Most digital financial services users around the world live in cash-based societies. They often are paid in cash and conduct many of their everyday financial transactions in cash. They may be able to use digital services to meet some of their needs, such as sending money to a family member or getting a small loan, but not others, such as buying produce at the local market. These users require a cheap and easy way to switch between the worlds of cash and digital currency. Local storeowners doubling as cash-in/cash-out (CICO) agents have typically served as this bridge. The CICO services they offer play an essential role in building digital financial services at scale. Yet digital financial services providers have struggled to establish viable CICO agent networks in rural areas, where sparse populations lead to low transaction volumes and weak incentives for entrepreneurs to serve as agents. This makes it difficult to advance financial inclusion at the last mile.
Global evidence gathered by CGAP and the Bill & Melinda Gates Foundation shows that a variety of emerging CICO models have improved agent viability in rural areas. We find that some these new models diversify the range of customer transactions that agents can facilitate, which provides them with extra sources of income. E-commerce companies in Asia are leading the charge in this respect, building agent networks on top of distribution channels originally meant to deliver goods and services traded online. New types of agent network managers are also enabling agents to facilitate many public and private service transactions for customers across Africa and Latin America. Overall, our analysis of the global experience with CICO agents reveals six principles for more inclusive agent networks.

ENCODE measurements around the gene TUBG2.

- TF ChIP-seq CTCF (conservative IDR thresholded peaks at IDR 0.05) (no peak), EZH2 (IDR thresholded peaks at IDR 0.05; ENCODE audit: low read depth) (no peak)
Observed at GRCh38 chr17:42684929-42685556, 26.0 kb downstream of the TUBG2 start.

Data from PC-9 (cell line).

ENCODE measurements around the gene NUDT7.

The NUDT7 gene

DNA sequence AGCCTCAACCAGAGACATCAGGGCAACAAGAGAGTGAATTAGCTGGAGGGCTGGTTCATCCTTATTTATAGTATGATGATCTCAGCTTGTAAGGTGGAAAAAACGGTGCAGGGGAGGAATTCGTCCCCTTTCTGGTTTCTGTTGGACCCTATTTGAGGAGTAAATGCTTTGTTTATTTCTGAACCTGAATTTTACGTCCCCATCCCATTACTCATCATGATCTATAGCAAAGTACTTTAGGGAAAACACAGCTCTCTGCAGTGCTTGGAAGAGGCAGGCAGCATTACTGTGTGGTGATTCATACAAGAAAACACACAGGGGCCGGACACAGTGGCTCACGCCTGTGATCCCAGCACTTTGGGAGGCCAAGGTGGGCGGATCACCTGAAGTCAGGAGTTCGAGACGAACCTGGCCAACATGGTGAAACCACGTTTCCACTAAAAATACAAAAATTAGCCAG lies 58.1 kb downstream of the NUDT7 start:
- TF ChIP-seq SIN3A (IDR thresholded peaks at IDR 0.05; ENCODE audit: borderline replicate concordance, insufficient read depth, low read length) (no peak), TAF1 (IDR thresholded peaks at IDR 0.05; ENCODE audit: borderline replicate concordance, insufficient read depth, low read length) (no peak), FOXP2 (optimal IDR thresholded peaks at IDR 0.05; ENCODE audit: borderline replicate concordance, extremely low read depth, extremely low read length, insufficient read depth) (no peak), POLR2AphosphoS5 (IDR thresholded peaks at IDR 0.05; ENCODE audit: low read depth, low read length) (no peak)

Putting principles into practice for stronger agent networks
In the resources below, CGAP provides practical recommendations for how financial services providers, policy makers, and regulators can deploy these six principles all the way to the last mile and expand financial inclusion. Developments in countries such as India and China demonstrate that when the public and private sectors work together, they get the best results.
GSMA's 2017 State of the Industry reports a global total of 5.3 million agents, an impressive sixfold increase over the 886,000 agents in existence just five years ago. However, the bulk of digital financial services (DFS) agents are in urban or peri-urban areas, and research by